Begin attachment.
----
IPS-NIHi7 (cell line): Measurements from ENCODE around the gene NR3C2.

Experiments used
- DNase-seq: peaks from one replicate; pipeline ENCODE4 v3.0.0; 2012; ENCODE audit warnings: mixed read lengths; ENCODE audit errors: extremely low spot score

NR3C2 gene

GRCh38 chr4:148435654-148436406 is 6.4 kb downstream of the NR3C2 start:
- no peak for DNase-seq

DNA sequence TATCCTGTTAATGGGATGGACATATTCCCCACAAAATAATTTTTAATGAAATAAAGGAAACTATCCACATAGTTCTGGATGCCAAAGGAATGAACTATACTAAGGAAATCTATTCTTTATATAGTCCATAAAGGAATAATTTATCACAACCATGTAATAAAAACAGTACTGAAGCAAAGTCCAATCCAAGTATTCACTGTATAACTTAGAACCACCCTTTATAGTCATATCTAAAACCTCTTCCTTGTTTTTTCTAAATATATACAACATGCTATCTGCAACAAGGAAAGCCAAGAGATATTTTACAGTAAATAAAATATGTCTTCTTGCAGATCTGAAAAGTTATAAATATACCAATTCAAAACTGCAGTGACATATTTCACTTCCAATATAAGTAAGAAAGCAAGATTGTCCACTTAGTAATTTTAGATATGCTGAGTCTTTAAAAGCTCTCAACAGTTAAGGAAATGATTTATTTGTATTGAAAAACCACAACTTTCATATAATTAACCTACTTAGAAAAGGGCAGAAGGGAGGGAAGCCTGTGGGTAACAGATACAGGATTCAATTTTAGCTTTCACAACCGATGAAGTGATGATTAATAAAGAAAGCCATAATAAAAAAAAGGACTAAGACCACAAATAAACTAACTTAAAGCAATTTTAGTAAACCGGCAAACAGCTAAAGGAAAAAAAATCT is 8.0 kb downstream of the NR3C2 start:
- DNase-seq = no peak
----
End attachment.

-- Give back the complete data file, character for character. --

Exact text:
IPS-NIHi7 (cell line): Measurements from ENCODE around the gene NR3C2.

Experiments used
- DNase-seq: peaks from one replicate; pipeline ENCODE4 v3.0.0; 2012; ENCODE audit warnings: mixed read lengths; ENCODE audit errors: extremely low spot score

NR3C2 gene

GRCh38 chr4:148435654-148436406 is 6.4 kb downstream of the NR3C2 start:
- no peak for DNase-seq

DNA sequence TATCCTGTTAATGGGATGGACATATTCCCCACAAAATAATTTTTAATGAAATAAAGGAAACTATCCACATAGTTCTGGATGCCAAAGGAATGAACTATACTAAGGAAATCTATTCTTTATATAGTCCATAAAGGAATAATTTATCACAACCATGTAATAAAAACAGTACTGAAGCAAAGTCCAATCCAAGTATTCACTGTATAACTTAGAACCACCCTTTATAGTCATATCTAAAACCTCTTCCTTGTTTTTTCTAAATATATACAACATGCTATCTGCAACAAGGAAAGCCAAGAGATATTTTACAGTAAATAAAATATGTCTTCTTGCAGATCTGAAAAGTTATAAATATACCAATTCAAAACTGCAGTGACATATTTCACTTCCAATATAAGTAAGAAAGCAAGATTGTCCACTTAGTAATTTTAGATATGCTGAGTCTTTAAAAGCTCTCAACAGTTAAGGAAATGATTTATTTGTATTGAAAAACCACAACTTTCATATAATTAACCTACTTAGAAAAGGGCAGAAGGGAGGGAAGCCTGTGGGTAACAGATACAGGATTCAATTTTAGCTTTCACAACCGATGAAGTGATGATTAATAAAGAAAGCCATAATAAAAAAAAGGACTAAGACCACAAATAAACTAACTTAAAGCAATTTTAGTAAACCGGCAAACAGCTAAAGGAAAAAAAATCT is 8.0 kb downstream of the NR3C2 start:
- DNase-seq = no peak